This article explores the role of place in explaining variation in caregiver compensation. Using the labour category of Personal Support Worker (PSW) in Ontario, Canada, it contrasts wage rates across three health care settings: Hospitals, long-term care facilities and private homes. An evaluation of current literature from disciplines spanning geography, gender studies, political science and sociology is combined with a critical analysis of policy documents and wage data to reveal that, despite holding similar qualifications and performing comparable job duties, hospital-based workers receive higher wages than home-based workers. I theorize that this wage disparity is partially attributable to the historical privileging of hospital settings in Canada, based on a medical-social continuum of health care valuation. Given that the hospital is constructed as a highly medical place, whereas the home is considered to be a social place, caregiving work enjoys greater financing protection in the former. I argue that these constructions stem from deeply gendered historical roots which view the marketplace as a male-dominated setting for productive waged labour, and the home as a female-dominated setting for unpaid social pursuits. Thus, when personal support services shift from public institutions into private homes, these activities become invisible to the state, and their provision beyond its purview. I conclude that the medical versus social nature of the duties performed by PSWs has become secondary to the medical versus social nature of the setting in which these activities take place. This has translated into lower wages for home-based PSWs, effectively resulting in wage discrimination.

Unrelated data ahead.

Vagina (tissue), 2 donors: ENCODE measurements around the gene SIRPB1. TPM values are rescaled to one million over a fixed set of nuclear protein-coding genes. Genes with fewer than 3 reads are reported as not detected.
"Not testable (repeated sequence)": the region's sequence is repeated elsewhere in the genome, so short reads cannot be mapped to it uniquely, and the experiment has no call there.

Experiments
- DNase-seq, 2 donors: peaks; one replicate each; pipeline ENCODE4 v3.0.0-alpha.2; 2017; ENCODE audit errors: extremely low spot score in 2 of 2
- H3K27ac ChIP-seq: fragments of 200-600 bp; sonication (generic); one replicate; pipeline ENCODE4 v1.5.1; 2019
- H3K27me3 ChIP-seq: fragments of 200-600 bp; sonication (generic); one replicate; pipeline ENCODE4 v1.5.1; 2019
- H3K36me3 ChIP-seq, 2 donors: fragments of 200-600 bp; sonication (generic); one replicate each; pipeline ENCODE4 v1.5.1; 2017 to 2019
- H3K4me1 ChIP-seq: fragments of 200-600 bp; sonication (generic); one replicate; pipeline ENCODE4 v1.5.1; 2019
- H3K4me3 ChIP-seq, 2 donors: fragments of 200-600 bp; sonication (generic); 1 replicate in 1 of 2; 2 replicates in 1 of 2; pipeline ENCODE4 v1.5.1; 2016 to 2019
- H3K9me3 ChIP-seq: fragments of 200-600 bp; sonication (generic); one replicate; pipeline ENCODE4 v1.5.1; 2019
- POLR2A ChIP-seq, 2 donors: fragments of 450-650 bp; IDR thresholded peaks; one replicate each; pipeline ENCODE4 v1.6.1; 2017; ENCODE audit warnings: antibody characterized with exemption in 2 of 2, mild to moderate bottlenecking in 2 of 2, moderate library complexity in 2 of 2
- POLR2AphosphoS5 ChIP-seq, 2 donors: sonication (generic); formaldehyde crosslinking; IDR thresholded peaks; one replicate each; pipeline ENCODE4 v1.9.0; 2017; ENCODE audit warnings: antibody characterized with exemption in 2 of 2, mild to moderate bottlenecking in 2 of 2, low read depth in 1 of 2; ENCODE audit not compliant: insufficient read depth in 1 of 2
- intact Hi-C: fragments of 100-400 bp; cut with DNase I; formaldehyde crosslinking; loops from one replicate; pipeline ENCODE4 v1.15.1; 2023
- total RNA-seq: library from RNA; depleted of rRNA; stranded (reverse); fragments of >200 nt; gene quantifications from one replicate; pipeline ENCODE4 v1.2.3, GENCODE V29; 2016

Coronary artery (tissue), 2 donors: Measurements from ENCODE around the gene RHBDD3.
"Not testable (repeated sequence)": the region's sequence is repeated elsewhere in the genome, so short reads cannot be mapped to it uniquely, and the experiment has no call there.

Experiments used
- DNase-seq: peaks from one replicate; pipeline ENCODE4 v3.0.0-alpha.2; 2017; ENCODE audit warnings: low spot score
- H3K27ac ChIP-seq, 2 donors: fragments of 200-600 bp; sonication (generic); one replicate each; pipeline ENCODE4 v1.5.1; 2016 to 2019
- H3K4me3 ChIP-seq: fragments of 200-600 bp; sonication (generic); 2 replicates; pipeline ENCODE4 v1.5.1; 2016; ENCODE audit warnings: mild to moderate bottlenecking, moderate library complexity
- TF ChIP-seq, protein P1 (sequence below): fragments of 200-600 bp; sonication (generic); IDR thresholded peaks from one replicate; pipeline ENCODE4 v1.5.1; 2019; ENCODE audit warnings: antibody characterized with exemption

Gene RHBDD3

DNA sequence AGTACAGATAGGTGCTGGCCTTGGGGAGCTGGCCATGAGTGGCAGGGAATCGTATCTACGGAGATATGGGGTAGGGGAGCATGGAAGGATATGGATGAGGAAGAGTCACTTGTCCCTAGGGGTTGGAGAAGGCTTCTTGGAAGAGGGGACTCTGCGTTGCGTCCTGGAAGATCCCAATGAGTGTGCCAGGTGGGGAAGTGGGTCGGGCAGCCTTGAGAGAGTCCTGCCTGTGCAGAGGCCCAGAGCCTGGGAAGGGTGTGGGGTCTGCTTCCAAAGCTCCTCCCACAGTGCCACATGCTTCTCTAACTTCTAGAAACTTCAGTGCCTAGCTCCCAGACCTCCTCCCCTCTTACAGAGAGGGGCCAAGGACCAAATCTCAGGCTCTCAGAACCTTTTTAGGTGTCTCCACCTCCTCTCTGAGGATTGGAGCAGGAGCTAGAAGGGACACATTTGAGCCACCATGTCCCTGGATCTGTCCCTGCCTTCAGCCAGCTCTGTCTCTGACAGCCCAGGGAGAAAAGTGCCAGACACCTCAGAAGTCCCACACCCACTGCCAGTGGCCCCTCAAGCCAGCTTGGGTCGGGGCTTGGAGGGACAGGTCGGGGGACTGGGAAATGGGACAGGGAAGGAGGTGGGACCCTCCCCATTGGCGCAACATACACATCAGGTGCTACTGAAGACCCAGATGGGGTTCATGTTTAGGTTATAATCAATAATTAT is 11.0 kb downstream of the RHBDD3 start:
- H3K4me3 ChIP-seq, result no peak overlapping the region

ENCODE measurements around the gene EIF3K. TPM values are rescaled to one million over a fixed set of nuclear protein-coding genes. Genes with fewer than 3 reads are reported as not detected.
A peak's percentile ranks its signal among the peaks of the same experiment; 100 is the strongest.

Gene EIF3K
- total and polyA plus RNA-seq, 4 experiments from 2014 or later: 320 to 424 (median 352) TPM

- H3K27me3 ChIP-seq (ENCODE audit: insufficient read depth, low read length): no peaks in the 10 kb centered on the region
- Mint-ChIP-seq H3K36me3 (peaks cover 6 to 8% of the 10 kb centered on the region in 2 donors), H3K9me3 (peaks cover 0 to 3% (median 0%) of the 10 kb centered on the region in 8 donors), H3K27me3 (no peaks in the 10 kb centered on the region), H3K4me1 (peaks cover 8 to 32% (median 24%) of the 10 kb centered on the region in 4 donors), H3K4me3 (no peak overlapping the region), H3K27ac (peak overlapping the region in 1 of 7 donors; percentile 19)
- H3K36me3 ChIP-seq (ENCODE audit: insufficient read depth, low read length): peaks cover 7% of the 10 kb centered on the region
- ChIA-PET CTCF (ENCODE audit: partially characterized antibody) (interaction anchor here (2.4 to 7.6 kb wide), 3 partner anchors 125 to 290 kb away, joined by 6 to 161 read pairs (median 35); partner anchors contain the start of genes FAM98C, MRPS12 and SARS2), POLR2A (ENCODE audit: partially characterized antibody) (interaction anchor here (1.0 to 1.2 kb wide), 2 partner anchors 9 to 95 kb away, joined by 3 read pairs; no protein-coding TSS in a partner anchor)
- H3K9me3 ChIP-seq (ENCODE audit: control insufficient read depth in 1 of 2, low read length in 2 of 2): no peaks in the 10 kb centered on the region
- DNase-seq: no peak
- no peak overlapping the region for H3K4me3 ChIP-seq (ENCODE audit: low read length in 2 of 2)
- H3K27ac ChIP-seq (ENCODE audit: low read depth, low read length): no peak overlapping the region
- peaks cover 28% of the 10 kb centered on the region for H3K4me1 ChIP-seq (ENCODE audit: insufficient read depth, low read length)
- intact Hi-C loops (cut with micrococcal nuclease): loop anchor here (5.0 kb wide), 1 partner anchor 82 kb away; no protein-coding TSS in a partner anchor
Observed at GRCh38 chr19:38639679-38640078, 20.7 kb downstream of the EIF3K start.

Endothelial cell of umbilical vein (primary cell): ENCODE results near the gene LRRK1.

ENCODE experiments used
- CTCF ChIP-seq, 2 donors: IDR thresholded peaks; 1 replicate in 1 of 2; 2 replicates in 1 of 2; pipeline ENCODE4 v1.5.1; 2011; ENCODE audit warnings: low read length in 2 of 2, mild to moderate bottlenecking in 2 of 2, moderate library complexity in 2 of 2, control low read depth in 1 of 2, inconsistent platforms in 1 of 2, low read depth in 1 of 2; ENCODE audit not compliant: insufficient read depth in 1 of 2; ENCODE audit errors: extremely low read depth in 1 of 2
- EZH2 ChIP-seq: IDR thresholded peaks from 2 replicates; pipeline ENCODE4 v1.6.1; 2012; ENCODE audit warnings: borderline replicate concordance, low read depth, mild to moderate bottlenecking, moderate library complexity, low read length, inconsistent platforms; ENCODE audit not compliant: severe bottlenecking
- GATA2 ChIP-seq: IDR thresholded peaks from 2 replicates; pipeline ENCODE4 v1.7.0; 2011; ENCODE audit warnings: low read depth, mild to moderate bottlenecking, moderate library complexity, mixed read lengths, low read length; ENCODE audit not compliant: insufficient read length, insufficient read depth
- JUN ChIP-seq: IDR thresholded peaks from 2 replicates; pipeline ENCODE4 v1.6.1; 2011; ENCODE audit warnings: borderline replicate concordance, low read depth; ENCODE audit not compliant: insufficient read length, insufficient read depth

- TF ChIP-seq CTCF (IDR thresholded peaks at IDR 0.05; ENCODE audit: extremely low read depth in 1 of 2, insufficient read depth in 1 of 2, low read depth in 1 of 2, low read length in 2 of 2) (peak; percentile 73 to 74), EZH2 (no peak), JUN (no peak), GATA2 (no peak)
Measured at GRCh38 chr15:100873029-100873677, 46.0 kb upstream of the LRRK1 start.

Additional Metadata
Keywords Caregiving, Home care, Labour remuneration, Long-term care, Ontario, Canada, Public - Private
Persistent URL
Journal Gender, Place and Culture
Lilly, M. (2008). Medical versus social work-places: Constructing and compensating the personal support worker across health care settings in Ontario, Canada. Gender, Place and Culture, 15(3), 285–299. doi:10.1080/09663690801996288